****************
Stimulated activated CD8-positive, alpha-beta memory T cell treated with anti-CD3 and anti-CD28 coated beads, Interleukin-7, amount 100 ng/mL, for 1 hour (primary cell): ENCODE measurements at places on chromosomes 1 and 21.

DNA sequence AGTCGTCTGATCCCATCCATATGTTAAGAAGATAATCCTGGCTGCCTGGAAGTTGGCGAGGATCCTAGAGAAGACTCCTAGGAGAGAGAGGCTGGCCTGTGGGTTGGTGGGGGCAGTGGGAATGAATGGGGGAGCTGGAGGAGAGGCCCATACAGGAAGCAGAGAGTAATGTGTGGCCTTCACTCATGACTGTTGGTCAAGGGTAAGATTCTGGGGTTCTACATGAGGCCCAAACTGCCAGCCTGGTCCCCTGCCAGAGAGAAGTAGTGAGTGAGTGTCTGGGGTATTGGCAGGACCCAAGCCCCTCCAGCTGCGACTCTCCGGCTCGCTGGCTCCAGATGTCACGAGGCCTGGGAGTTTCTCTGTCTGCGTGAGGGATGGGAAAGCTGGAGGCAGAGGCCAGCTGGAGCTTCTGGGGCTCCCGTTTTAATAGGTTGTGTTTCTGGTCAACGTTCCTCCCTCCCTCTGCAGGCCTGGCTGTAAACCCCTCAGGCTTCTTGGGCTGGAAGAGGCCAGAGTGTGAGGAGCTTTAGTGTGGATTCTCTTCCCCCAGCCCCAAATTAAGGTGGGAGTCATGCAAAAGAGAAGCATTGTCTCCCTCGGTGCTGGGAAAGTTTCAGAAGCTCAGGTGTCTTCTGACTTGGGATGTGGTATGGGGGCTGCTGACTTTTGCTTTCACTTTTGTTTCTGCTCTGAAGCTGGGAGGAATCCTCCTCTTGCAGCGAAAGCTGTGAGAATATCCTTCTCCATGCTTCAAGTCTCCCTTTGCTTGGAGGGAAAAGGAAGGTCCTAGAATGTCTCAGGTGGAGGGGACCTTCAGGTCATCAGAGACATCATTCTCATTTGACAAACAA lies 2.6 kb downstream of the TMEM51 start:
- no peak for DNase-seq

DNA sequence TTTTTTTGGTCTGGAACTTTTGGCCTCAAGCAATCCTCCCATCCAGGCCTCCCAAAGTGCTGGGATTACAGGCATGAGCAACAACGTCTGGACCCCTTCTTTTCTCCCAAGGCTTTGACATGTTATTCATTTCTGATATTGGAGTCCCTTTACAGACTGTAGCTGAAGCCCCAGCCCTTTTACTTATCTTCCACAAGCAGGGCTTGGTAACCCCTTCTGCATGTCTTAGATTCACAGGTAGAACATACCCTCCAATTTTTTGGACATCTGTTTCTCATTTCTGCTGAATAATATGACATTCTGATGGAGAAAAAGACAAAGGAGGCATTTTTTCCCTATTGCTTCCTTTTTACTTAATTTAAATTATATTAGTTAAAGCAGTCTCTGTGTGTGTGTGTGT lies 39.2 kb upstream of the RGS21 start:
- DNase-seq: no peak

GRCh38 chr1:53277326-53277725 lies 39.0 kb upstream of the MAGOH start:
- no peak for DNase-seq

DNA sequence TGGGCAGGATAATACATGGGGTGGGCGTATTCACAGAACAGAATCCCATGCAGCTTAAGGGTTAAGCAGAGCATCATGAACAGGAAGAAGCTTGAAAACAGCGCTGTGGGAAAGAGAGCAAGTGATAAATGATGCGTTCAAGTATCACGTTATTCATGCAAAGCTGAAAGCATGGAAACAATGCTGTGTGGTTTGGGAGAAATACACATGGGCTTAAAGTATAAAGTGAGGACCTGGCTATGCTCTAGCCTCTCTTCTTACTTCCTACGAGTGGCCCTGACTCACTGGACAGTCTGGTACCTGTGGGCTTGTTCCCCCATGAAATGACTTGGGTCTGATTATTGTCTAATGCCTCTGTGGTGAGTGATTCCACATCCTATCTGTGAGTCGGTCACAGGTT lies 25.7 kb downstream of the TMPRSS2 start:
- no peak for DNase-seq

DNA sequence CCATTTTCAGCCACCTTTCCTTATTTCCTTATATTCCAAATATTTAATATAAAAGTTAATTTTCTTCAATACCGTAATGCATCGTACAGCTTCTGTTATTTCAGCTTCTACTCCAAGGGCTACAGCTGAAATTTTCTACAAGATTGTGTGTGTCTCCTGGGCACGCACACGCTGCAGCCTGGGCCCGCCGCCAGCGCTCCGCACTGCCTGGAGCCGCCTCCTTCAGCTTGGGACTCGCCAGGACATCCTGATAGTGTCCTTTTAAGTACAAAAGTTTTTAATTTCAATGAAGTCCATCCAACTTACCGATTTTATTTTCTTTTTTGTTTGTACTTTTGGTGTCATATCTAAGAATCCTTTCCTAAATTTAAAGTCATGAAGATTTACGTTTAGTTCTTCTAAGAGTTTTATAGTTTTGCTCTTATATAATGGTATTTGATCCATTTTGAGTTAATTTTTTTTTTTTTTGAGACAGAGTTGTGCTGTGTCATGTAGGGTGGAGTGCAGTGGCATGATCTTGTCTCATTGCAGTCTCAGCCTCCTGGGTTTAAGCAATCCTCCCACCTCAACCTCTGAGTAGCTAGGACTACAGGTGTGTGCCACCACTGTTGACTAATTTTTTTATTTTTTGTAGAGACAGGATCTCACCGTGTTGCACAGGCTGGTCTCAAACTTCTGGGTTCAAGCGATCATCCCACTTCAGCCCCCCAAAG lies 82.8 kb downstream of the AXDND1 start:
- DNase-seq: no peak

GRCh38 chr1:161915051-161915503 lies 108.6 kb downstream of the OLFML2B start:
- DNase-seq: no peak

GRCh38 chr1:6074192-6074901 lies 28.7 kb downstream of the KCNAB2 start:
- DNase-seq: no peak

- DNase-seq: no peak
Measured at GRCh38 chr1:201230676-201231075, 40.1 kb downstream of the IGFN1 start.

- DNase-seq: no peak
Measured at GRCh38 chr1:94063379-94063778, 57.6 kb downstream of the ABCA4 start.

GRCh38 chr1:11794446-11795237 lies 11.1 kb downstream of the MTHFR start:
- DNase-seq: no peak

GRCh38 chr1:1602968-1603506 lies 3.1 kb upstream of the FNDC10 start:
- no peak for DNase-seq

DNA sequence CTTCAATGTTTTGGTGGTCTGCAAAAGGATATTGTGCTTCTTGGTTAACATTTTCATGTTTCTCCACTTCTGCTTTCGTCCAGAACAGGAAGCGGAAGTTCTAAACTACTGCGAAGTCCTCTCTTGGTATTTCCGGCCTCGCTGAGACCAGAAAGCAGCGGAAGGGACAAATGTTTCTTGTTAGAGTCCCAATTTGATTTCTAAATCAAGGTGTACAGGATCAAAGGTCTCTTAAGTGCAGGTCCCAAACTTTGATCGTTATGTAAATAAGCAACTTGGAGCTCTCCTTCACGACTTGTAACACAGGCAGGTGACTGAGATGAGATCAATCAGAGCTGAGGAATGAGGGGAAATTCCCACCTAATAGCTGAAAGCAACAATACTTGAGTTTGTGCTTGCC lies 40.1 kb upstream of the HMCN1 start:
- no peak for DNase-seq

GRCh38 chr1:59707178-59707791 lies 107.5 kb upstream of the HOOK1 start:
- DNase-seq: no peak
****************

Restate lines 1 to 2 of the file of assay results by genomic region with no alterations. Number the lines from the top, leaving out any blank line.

Stimulated activated CD8-positive, alpha-beta memory T cell treated with anti-CD3 and anti-CD28 coated beads, Interleukin-7, amount 100 ng/mL, for 1 hour (primary cell): ENCODE measurements at places on chromosomes 1 and 21.

DNA sequence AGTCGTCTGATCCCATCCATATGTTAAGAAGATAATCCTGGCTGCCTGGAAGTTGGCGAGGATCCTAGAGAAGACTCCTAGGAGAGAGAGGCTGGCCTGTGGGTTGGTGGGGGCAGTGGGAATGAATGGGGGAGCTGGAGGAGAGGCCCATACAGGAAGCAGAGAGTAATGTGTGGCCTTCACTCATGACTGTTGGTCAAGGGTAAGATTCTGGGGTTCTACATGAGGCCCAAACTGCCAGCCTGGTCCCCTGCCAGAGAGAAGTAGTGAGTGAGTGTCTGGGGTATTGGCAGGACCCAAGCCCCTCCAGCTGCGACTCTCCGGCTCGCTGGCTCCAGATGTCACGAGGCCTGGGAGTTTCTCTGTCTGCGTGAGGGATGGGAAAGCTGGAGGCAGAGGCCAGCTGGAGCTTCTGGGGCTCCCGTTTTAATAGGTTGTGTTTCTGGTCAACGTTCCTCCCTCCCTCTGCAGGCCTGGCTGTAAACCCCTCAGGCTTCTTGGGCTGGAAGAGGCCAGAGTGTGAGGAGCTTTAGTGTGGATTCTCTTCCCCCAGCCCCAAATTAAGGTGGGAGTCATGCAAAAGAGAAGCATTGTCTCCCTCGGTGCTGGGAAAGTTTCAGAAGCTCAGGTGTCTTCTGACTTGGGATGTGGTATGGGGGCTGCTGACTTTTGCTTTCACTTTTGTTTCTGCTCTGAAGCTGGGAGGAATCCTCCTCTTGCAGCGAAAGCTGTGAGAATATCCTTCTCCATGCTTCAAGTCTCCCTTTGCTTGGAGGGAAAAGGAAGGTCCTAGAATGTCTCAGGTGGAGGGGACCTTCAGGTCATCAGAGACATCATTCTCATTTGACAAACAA lies 2.6 kb downstream of the TMEM51 start: